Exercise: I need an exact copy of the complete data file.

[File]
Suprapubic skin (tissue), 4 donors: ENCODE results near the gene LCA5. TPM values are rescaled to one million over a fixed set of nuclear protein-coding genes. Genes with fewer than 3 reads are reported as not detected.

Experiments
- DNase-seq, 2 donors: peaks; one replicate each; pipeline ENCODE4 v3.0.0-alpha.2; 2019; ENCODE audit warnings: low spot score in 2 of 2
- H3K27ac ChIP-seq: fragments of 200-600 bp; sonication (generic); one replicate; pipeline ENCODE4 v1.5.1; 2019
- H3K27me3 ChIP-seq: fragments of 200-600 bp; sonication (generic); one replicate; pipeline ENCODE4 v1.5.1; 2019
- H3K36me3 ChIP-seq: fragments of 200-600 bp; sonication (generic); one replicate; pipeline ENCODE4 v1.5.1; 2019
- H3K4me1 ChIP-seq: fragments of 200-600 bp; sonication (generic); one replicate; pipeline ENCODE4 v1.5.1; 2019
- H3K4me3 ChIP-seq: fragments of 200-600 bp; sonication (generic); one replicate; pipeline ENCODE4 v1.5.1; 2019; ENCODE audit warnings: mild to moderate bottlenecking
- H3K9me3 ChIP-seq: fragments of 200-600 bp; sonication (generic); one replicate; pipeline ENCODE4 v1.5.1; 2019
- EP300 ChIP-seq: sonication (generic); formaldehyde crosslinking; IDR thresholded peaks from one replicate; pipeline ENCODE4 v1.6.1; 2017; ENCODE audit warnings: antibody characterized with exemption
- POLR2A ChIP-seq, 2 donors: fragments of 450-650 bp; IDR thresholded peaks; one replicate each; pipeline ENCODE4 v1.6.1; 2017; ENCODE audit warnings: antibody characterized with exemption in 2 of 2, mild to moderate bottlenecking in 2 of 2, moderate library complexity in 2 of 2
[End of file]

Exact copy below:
Suprapubic skin (tissue), 4 donors: ENCODE results near the gene LCA5. TPM values are rescaled to one million over a fixed set of nuclear protein-coding genes. Genes with fewer than 3 reads are reported as not detected.

Experiments
- DNase-seq, 2 donors: peaks; one replicate each; pipeline ENCODE4 v3.0.0-alpha.2; 2019; ENCODE audit warnings: low spot score in 2 of 2
- H3K27ac ChIP-seq: fragments of 200-600 bp; sonication (generic); one replicate; pipeline ENCODE4 v1.5.1; 2019
- H3K27me3 ChIP-seq: fragments of 200-600 bp; sonication (generic); one replicate; pipeline ENCODE4 v1.5.1; 2019
- H3K36me3 ChIP-seq: fragments of 200-600 bp; sonication (generic); one replicate; pipeline ENCODE4 v1.5.1; 2019
- H3K4me1 ChIP-seq: fragments of 200-600 bp; sonication (generic); one replicate; pipeline ENCODE4 v1.5.1; 2019
- H3K4me3 ChIP-seq: fragments of 200-600 bp; sonication (generic); one replicate; pipeline ENCODE4 v1.5.1; 2019; ENCODE audit warnings: mild to moderate bottlenecking
- H3K9me3 ChIP-seq: fragments of 200-600 bp; sonication (generic); one replicate; pipeline ENCODE4 v1.5.1; 2019
- EP300 ChIP-seq: sonication (generic); formaldehyde crosslinking; IDR thresholded peaks from one replicate; pipeline ENCODE4 v1.6.1; 2017; ENCODE audit warnings: antibody characterized with exemption
- POLR2A ChIP-seq, 2 donors: fragments of 450-650 bp; IDR thresholded peaks; one replicate each; pipeline ENCODE4 v1.6.1; 2017; ENCODE audit warnings: antibody characterized with exemption in 2 of 2, mild to moderate bottlenecking in 2 of 2, moderate library complexity in 2 of 2